Boyd said...


The most rigorous part of the dissertation includes the

Methods Section
Study Design
Research questions and hypothesis formulation
Development of instrumentation
Describing the independent and dependent variables
Writing the data analysis plan
Performing a Power Analysis to justify the sample size and writing about it

Results Section
Performing the Data Analysis
Understanding the analysis results
Reporting the results.
When you enter this phase of the program, you are nearing the end of the journey. Given the difficulty of this phase, one often wishes they had previewed what was to come.
Many Ph.D candidates seem to hit a brick wall and feel disarmed when called upon to work on the methods and results section of their dissertation.
This is the point where many students diligently search for help calling on their advisor, peers, university assistance and even Google.
This is also the time when the student asks themselves the question" HOW MUCH HELP IS TOO MUCH".
Surely no one will deny that having your dissertation written for you is very wrong.

On the other hand, it is not unusual for doctoral students to get help on specific aspects of their dissertation.(e.g. APA formatting and editing) It also is not unusual for advisors to encourage students to seek outside help.

If you are a distance learning student it is almost essential you seek outside assistance for the methods and results section of your dissertation. The very nature of distance learning suggest the need for not only outside help but help from someone gifted in explaining highly technical concepts in understandable language by telephone and e-mail.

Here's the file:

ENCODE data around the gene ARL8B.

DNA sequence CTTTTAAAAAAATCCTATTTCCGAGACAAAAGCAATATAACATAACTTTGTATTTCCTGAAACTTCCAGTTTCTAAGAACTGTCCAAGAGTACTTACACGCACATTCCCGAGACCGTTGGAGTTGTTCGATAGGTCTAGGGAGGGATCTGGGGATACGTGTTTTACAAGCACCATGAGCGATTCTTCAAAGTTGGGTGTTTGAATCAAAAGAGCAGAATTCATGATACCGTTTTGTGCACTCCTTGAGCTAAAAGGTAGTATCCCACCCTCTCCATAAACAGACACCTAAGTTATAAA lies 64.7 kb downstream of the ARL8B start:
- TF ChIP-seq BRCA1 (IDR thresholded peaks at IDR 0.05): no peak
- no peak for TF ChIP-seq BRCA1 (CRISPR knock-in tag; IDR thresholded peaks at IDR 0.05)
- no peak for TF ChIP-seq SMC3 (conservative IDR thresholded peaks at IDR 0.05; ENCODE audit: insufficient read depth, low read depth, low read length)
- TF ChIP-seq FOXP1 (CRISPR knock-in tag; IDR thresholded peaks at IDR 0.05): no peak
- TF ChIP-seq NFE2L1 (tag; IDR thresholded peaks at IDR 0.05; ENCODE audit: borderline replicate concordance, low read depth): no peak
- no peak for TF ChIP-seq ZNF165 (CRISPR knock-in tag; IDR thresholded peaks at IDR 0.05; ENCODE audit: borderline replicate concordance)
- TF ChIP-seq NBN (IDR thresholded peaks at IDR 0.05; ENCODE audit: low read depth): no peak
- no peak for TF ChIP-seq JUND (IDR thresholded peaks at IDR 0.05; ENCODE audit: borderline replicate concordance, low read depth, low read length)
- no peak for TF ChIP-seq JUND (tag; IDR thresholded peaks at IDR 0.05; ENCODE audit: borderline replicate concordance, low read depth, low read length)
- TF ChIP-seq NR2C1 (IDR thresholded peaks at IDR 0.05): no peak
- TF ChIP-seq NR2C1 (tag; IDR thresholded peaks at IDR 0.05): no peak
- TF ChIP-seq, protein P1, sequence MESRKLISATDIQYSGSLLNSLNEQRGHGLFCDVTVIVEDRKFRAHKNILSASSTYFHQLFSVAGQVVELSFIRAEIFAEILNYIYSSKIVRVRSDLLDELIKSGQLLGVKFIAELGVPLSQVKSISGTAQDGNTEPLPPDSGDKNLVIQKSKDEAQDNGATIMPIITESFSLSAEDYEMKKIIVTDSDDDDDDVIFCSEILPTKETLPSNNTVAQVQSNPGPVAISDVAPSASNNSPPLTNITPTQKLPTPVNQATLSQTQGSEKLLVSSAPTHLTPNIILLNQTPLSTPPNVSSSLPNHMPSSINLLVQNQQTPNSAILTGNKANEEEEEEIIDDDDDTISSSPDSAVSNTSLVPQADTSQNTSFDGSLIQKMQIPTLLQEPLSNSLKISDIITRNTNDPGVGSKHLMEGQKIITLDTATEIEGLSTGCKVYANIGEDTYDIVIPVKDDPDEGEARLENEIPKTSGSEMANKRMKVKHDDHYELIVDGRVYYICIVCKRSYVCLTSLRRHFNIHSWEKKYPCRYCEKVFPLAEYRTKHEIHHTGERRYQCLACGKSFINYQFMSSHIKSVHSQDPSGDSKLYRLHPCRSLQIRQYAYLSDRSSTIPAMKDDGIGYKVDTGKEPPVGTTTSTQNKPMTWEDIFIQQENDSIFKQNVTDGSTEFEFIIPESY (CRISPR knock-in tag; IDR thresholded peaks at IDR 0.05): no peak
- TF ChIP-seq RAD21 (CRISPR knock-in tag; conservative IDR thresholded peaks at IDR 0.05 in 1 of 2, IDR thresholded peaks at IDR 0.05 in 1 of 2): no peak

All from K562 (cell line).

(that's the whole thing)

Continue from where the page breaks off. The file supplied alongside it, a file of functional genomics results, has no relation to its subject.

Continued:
Distance learning, and the availability of programs, has increased exponentially over the last few years with some of the most respected institutions (Columbia University, Engineering; Boston University and others) offering a Ph.D in a variety of fields. If you are enrolled in a distance learning program, or considering one, you will be interested in reviewing the reference sites listed at the bottom of this page.

As stated above, many students hit their dissertation "brick wall" when they encounter the statistics section. Frequently, a student will struggle for months with that section before they seek a consultant to help them. This often leads to additional tuition costs and missed graduation dates.

If I were to name a single reason why a PhD candidate gets off track in their program it is the statistics and their fear of statistics.

So, the question is whether or not it is ethical to get help at all. If so, how much help is too much.

I don't know if there has ever been a survey of dissertation committee members who were asked this question, however, I know many advisors take the following position when they suggest or approve outside help:

To a large extent the process is self controlling. If the student relies too much on a consultant, the product may look good, however, the student will be unable to defend his/her dissertation.

It takes a committed effort on the part of the student and the consultant (resulting in a collaborative/teaching exchange) to have the student responsible for the data and thoroughly understand the statistics. The day the student walks in front of the committee to defend, there should be no question as to his/her understanding of statistics.

When their defense is successful, the question of "was the help too much" is answered.

If you are a Ph.D candidate and would like additional information, you may email me at:


Reference sites: